But they were discovered too soon, and one of the rebels blew a whistle for roll call, so the prisoners would gather in one place, Blatt wrote on the Web site accompanying his book about the uprising. That’s when Pechersky gave his speech, and Jews began rushing to the exit, into a hail of gunfire from the remaining guards. Others clambered up the camp’s fence, dropping onto a field of land mines on the other side.

“Corpses were everywhere,” Blatt wrote. “The noise of rifles, exploding mines, grenades and the chatter of machine guns assaulted the ears. The Nazis shot from a distance while in our hands were only primitive knives and hatchets.”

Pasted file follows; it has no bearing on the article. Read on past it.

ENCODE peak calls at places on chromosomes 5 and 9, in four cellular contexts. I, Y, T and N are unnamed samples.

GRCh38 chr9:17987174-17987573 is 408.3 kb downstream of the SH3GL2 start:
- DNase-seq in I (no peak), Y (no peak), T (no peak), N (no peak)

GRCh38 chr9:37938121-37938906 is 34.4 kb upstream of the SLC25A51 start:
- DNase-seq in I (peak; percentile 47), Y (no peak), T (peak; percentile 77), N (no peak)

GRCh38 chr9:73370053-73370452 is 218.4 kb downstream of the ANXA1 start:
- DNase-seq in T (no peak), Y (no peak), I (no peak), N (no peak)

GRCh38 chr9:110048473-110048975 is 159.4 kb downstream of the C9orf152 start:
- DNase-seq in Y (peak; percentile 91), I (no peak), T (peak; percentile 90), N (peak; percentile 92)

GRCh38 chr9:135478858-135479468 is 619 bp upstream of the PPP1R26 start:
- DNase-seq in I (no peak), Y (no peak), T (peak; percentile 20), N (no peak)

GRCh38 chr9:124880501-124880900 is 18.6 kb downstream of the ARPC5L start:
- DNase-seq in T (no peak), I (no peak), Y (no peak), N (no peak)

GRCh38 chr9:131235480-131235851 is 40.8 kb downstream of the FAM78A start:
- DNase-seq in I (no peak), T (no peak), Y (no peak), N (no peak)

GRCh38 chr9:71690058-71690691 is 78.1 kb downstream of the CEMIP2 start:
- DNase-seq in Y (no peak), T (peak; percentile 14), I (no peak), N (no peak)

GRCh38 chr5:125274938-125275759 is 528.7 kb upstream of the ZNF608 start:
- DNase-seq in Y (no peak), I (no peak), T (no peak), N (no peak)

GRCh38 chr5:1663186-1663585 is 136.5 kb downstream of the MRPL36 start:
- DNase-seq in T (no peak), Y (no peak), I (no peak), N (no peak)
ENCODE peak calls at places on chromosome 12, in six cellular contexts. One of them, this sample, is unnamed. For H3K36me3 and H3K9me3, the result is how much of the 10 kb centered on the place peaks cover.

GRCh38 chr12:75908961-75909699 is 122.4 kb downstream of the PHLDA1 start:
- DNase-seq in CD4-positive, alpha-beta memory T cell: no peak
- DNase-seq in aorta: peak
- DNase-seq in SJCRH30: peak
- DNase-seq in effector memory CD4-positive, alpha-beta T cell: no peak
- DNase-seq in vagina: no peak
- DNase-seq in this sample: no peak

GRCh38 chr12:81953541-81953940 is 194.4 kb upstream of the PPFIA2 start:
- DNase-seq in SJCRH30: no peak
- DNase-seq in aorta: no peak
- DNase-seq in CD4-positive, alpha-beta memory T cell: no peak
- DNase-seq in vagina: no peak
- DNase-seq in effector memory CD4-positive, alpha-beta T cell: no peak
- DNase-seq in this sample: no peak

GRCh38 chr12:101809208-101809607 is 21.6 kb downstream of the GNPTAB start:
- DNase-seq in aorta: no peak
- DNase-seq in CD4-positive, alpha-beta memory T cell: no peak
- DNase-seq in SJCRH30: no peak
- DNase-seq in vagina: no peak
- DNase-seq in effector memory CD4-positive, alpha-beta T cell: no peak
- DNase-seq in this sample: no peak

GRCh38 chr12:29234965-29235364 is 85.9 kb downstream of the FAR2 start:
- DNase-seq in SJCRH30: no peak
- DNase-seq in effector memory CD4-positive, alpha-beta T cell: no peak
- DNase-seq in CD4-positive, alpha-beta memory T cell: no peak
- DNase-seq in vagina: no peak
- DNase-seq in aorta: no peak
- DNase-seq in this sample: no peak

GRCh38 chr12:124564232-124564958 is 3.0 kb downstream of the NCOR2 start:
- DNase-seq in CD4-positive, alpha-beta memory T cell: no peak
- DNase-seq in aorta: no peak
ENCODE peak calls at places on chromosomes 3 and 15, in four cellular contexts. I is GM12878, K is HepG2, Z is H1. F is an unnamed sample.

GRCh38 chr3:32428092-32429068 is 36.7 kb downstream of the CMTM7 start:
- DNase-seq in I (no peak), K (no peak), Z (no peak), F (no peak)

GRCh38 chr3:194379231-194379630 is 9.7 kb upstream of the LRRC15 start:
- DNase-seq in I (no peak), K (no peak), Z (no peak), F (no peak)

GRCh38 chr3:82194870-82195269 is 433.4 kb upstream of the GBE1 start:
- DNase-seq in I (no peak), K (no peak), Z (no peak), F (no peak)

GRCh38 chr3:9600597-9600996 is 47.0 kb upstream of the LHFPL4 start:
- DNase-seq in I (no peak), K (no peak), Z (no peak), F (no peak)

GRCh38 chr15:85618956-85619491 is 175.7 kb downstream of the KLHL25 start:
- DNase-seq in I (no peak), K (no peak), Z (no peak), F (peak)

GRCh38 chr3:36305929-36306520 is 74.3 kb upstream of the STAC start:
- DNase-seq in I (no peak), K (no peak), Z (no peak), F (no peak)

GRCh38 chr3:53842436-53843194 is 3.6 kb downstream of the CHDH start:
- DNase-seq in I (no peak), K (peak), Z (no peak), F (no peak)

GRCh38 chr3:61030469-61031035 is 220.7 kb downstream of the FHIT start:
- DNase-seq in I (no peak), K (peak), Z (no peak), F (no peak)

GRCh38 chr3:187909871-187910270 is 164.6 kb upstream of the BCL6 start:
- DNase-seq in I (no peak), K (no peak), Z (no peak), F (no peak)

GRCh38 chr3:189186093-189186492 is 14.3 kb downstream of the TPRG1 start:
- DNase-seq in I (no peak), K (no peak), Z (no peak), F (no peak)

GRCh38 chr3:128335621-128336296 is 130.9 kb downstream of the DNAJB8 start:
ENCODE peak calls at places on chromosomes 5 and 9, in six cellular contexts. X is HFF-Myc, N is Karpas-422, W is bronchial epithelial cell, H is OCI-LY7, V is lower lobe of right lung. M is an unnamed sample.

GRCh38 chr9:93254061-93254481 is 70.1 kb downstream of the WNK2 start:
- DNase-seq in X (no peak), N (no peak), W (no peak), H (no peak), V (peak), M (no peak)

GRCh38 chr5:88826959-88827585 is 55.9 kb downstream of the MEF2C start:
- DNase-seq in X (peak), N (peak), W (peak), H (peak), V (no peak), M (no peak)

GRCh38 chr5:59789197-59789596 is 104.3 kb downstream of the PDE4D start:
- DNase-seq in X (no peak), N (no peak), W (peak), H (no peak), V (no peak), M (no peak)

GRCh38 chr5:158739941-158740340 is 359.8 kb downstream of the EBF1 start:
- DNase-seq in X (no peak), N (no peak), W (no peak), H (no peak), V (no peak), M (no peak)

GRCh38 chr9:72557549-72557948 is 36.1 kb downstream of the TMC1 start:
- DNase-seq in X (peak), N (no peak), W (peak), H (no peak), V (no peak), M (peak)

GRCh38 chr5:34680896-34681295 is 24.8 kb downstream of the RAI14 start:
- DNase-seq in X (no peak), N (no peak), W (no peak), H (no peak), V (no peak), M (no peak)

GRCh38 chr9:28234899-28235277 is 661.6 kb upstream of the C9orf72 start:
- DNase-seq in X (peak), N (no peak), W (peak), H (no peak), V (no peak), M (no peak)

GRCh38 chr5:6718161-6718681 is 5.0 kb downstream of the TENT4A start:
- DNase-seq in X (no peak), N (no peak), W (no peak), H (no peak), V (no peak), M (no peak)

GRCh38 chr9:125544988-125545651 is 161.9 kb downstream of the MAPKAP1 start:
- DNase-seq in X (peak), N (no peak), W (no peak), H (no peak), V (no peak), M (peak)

Blatt managed to evade the mines and made a mad dash toward the shelter of the forest ahead. “It was so close,” he said. “I fell several times, each time thinking I was hit. And each time I got up and ran further … 100 yards … 50 yards … 20 more yards … and the forest at last. Behind us, blood and ashes.”

It was the only mass escape from a World War II death camp, according to the Los Angeles Times, and the majority of participants did not survive it. Of the roughly 300 people who made it out of the camp, it’s thought that two thirds were killed by land mines, the guards’ gunfire or in the ensuing manhunt. Only about half of the escapees who survived their initial flight lived until the end of the war.

After the revolt, Sobibor was demolished, and every Jew who remained in the camp was executed.

Blatt and two fellow escapees bribed a Polish farmer to hide them in his barn, but after a few months the farmer — fearful of being caught — shot both of them and left them for dead. Blatt’s companions died, but he survived with just a wound to his jaw. He gathered his strength and moved on.